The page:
• The following fast food restaurants: Chick-fil-A, Dairy Queen, Hardee’s, KFC, McDonald’s, Sonic, Taco Bell, and Wendy’s
      • Lunchmeats & sausages (bologna, canned meats, and hot dogs)
      • General Mills ready-to-eat cereals
      • Teas

What’s New in NDSR 2016?

PROGRAM IMPROVEMENTS

 

New-View Ingredients Feature

You asked and we responded. NDSR 2016 includes a new feature that allows you to quickly view both the ingredients and nutrients in most foods in a record. A report will display, listing the ingredients in a food and up to 5 nutrients for the food and its ingredients.

 

The new View Ingredients feature also allows you to edit multi-ingredient foods in a record to remove or replace ingredients. As an example, if a participant reports eating a McDonald’s hamburger but didn’t eat the bun, the bun may be removed from the participant’s record.

 

We’ve created three short online tutorials to help you learn how to use the View Ingredient feature. The first tutorial (NDSR Tutorial 1: View Ingredients Feature – Function and Uses) explains the ways in which the View Ingredients feature may be useful. The second tutorial (NDSR Tutorial 2: View Ingredients Feature – Opening the Report & Selecting Nutrients) shows you how to generate Food Ingredient Report, and the third (NDSR Tutorial 3 View Ingredients Feature – Editing a Food) explains how to use the feature to remove or replace ingredients in a food. Chapter 4 in the NDSR 2016 User Manual also includes detailed instructions on use of the View Ingredients feature.

 

 

Additional Program Improvements

Several additional improvements were made to program windows and functions.  Although most are minor changes (adding a backup button at the exit NDSR prompt, allow for assigning a second food group in juices), in combination, these changes improve usability.

 

 

FOOD AND NUTRIENT DATABASE UPDATES AND ADDITIONS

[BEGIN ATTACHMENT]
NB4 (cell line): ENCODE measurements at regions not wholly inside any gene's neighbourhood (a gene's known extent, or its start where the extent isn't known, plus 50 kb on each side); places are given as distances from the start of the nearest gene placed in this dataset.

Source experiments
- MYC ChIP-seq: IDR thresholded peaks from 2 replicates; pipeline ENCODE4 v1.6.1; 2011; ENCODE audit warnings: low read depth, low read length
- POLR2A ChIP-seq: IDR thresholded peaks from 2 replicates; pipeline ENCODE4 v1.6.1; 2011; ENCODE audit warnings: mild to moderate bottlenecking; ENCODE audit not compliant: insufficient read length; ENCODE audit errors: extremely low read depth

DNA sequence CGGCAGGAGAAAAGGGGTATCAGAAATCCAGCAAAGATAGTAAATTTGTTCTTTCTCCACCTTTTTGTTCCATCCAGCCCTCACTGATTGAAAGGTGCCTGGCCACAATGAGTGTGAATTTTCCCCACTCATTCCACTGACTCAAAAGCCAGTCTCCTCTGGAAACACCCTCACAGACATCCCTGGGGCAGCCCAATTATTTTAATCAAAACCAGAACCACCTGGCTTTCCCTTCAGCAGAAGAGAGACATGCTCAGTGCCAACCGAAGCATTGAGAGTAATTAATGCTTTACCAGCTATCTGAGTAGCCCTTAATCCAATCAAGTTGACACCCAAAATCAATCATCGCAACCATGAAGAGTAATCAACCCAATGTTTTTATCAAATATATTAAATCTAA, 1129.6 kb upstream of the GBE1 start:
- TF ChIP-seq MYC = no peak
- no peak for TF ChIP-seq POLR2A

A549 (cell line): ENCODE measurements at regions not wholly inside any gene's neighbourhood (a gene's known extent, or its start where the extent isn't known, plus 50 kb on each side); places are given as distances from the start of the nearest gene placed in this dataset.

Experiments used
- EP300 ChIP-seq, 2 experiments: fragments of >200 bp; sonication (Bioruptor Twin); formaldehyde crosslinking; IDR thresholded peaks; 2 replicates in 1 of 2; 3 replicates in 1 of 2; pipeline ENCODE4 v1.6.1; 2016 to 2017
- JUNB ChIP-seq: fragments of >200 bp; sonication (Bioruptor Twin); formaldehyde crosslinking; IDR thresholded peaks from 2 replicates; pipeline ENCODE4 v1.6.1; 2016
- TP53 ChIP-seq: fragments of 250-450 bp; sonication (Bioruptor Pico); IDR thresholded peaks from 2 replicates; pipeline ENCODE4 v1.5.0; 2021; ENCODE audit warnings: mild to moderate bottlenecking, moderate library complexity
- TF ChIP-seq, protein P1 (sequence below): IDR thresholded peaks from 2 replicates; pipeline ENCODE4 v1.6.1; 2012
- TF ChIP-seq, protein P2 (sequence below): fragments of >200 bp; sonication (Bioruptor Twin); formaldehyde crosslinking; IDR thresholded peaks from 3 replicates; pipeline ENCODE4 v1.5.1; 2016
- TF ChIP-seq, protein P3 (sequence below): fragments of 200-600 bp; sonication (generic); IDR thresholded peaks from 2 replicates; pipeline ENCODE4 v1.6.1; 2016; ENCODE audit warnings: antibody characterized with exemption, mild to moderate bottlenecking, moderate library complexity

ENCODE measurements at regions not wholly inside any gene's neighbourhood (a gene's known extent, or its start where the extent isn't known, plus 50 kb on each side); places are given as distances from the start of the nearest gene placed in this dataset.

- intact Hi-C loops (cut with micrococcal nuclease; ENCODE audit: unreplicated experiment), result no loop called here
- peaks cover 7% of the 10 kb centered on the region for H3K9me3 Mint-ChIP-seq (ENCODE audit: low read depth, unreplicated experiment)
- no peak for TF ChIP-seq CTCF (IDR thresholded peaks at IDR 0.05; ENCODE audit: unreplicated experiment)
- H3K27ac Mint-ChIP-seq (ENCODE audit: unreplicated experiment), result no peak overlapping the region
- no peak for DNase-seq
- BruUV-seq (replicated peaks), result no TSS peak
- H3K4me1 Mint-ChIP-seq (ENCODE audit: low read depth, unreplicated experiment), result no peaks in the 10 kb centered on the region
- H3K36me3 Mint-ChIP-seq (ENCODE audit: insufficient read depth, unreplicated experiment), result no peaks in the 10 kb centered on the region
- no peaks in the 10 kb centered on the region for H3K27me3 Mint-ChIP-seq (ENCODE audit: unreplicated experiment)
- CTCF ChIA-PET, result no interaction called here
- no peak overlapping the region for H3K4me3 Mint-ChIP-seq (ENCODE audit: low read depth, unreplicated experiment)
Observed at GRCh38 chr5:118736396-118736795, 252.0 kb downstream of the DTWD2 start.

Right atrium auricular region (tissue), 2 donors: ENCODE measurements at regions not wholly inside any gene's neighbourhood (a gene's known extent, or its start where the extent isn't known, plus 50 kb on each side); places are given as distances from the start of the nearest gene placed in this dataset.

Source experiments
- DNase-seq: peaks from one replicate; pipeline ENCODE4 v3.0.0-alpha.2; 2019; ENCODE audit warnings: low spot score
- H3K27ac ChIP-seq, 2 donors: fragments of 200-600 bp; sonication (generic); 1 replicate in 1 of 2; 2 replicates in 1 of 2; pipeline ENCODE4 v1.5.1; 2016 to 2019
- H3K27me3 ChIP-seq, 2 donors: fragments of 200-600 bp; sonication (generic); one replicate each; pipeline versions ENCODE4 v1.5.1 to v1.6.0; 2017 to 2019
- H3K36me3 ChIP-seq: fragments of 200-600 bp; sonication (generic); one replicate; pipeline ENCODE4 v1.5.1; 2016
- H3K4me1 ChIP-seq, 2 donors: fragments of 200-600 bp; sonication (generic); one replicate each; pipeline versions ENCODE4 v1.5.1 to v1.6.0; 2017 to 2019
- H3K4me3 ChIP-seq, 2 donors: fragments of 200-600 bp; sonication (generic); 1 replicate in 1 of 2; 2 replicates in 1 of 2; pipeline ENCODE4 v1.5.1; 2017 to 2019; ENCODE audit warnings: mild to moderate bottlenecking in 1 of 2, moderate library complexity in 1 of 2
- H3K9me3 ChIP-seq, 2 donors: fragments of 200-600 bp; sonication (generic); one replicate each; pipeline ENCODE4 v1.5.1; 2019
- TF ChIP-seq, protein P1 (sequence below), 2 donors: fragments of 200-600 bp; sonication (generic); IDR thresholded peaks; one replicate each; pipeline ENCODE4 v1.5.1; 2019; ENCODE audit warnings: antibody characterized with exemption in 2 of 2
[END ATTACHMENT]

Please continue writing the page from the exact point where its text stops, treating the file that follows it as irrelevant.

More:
New Foods!

As you know, every year we add new foods to the database in response to your requests. But, this year we made an extra push to add more than usual since we know this is a priority for many of you. In addition, we systematically reviewed the list of foods that require data entry rules, with an eye toward doing what we can to reduce the need for rules.

 

New foods you’ll find in NDSR 2016 include ciabatta bread, bruschetta, hard cider, Smucker’s Uncrustables, Cobb salad, Caprese salad, puppy chow, veggie straws, Takis, natural peanut butters, cookie butter (speculoos), tapenade, seven layer taco dip, chocolate covered strawberries, Gelato, stuffed grape leaves, and much more!

 

Improvements made to relevant preparation descriptions include ‘sautéed’, ‘rotisserie’ and ‘slow cooked’  to facilitate entry of meats cooked by these methods.  Also added is a ‘foil wrapped portion’ as a food specific unit option for butter.

 

 

Additional Database Improvements

Additional database improvements you’ll find in NDSR 2016 include:

  • Oxalic acid and inositol values updated to integrate better analytic data.
  • Pancake syrups updated with a sugar free option added.
  • Jams, jellies and marmalades updated.
  • Nutrient updates in USDA Standard Reference (SR) 27 completed.
  • Many food and nutrient updates in USDA SR 28 were completed.
  • Updates to the food categories of milk, meat, and vegetables from the USDA Food and Nutrient Database for Dietary Studies (FNDDS) 2011-2012.
  • Numerous food categories updated to better reflect the products available in the marketplace. Updates include:
      • The following commercial entrée brands: Chef Boyardee, Hormel, Dinty Moore, Hungry-Man, Jenny Craig, Kashi, Kid Cuisine, Michelina’s
      • The following fast food restaurants: Arby’s, Boston Market, Burger King, Chipotle, Church’s, Domino’s, Jack-In-The-Box, Little Caesars, Panda Express, Papa John’s, Subway
      • Creamers
      • Fish Sticks
      • Nectars
      • Sodas

 

The NDSR 2016 User Manual can be found in NDSR under the Help menu or on our website at www.ncc.umn.edu/.  Hardcopy NDSR 2016 User Manuals are available upon request for a fee of $75.  To request manuals, please send an email to ndsrhelp@umn.edu.

New NCC Website

NCC has been working diligently on revamping our website to a more user-friendly interface, and we have launched it. All of the content from our former website has been transferred over to the new website. However, any specific bookmarks you may have for the old website will need to be updated to the corresponding location on the new website.